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Personal, Family, and Curriculum Variables Among High School Dropouts with Mild Disabilities
Whitt, Teresa Jr.
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(Abstract) The purpose of this study was to examine personal, family, and curriculum variables among high school dropouts with mild disabilities. The review of research literature on dropouts from general and special education assisted in the selection of the variables. The outcome variable (high school dropouts with mild disabilities) and the relationship to the following variables: personal (age, attendance, gender, and ethnicity); family (parents' economic level, parents' educational level, and one vs. two-parent households) and curriculum (academic credits, vocational credits, support credits, and work experience credits) were examined. The research examined the relationship of selected variables to dropouts. Dropout status among students with mild disabilities was found to be 29 percent. When age was examined, increased age was weakly associated with a higher likelihood of becoming a dropout. Increased absenteeism was moderately associated with a higher likelihood of dropping out. However, the strength of the relationship between gender and the drop out status was not significant across any of the three categories of mild disabilities. The analysis of ethnicity found that African-Americans with learning disabilities were more likely to drop out. In addition, the drop out rates for Caucasian youth were statistically significantly lower than drop out rates for other groups. Higher economic level was associated with a lower likelihood of dropping out. Increased educational level and households with two parents were also associated with a lower likelihood of dropping out among students with learning disabilities or mental retardation. The higher the number of credits, the lower the likelihood of dropping out. Dropouts took fewer credits which is not surprising since dropouts by nature have fewer credits.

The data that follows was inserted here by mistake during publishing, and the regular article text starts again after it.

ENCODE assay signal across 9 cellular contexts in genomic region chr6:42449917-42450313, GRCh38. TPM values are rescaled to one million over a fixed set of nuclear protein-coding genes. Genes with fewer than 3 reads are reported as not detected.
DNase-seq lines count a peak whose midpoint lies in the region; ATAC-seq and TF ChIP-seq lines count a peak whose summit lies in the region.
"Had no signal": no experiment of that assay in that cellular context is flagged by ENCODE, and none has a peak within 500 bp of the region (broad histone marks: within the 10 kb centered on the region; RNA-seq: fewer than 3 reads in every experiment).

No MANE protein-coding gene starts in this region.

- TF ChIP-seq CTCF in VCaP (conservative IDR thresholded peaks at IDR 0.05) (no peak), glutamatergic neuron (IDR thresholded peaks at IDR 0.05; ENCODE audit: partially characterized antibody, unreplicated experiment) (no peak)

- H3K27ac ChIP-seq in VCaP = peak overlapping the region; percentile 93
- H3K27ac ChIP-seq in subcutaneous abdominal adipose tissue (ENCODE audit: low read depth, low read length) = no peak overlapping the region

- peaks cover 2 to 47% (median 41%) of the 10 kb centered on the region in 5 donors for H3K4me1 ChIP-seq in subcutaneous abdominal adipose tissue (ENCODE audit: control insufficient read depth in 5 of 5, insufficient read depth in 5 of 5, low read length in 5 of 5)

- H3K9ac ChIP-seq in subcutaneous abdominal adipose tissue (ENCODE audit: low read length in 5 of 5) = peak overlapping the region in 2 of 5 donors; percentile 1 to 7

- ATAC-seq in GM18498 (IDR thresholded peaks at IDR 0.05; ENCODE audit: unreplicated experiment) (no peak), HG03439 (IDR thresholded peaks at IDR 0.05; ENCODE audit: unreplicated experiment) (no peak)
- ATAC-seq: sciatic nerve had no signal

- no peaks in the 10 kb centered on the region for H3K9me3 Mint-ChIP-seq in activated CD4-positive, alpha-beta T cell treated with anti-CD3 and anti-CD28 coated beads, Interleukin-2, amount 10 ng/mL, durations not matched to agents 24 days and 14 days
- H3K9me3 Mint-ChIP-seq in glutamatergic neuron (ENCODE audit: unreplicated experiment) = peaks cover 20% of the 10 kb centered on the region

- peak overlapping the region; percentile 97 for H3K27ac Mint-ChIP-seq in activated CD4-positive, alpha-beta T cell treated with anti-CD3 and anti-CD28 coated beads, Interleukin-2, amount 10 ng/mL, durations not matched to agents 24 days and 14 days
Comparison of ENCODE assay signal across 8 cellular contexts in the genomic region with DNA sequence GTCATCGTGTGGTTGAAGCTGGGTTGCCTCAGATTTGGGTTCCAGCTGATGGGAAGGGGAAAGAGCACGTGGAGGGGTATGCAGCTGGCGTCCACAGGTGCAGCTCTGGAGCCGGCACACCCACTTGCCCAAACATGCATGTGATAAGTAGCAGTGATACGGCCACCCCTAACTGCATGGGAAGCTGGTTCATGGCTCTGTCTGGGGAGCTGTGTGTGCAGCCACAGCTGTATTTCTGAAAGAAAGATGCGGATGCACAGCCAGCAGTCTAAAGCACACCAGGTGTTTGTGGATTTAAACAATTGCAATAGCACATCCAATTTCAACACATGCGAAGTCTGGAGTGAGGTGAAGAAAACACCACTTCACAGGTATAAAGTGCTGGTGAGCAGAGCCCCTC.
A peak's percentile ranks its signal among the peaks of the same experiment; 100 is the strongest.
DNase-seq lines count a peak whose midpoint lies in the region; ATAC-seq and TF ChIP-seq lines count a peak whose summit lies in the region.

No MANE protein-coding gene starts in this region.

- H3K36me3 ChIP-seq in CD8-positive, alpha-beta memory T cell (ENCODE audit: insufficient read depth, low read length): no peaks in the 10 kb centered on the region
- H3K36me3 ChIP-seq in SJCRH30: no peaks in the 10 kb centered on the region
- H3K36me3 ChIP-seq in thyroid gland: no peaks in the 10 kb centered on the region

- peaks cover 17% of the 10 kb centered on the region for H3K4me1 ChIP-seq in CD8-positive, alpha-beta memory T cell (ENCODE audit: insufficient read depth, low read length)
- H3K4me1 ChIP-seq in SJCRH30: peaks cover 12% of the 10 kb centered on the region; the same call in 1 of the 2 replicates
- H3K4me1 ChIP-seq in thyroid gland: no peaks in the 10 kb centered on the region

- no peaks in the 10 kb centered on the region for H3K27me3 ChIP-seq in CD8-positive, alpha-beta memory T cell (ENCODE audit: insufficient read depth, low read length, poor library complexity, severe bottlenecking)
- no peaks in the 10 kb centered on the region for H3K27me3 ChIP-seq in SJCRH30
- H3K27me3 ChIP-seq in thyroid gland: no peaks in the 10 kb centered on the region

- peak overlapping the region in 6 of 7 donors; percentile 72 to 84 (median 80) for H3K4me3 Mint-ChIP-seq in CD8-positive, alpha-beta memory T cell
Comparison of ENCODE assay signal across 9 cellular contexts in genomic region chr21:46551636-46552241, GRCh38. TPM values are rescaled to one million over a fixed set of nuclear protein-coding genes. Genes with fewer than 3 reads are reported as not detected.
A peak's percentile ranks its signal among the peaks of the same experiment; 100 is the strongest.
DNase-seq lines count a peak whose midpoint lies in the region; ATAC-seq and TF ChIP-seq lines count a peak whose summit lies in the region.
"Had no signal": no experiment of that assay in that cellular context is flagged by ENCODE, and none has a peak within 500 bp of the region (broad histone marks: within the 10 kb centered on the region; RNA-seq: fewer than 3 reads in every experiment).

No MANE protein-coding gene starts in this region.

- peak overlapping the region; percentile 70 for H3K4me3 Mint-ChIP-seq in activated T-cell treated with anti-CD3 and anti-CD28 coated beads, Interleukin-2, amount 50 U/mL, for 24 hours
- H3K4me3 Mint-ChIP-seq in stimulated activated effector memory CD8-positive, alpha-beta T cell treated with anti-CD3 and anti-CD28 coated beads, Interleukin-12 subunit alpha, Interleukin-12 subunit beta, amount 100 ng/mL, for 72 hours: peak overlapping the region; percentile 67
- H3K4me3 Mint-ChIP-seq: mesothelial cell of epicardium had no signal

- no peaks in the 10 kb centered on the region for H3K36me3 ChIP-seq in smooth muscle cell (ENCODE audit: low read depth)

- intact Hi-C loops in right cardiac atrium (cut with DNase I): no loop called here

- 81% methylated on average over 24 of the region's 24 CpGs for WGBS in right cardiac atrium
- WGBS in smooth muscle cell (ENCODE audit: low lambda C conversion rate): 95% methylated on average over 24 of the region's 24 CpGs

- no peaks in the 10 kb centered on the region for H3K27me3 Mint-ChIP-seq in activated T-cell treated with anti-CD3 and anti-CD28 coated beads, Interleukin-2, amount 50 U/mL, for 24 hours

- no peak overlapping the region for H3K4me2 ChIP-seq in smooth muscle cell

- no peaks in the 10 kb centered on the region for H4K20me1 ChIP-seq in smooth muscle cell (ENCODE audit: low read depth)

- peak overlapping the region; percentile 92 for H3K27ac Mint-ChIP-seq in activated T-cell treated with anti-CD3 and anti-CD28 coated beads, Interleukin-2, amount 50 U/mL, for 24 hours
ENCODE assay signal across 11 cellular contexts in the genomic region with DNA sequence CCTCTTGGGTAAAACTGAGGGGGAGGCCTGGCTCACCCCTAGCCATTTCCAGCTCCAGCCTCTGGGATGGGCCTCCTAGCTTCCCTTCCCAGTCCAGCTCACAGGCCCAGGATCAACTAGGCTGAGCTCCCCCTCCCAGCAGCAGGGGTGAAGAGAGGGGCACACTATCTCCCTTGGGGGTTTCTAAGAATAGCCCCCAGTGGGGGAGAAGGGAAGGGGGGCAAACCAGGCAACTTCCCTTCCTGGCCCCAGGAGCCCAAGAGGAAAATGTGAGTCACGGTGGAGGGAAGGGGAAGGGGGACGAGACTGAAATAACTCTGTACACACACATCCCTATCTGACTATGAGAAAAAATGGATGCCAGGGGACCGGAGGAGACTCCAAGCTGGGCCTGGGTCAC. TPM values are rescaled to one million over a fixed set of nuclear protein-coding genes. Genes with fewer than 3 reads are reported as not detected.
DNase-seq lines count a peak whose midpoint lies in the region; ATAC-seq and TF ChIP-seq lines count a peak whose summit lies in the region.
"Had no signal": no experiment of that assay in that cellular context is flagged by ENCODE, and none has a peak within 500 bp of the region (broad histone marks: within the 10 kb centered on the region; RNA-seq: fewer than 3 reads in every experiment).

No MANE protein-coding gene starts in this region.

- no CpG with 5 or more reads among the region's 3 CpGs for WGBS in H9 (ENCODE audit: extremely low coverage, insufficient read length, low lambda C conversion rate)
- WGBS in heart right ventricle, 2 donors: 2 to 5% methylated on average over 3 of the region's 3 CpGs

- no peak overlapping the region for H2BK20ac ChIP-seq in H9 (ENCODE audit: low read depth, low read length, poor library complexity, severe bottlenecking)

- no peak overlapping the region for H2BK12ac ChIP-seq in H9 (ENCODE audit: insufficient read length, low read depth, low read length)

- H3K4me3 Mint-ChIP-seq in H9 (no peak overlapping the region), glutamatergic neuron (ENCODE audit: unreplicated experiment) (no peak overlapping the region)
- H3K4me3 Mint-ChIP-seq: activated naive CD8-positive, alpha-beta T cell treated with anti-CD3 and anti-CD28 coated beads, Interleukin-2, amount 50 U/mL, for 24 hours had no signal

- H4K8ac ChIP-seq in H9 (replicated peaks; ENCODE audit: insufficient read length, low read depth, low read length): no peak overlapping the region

- Doctoral Dissertations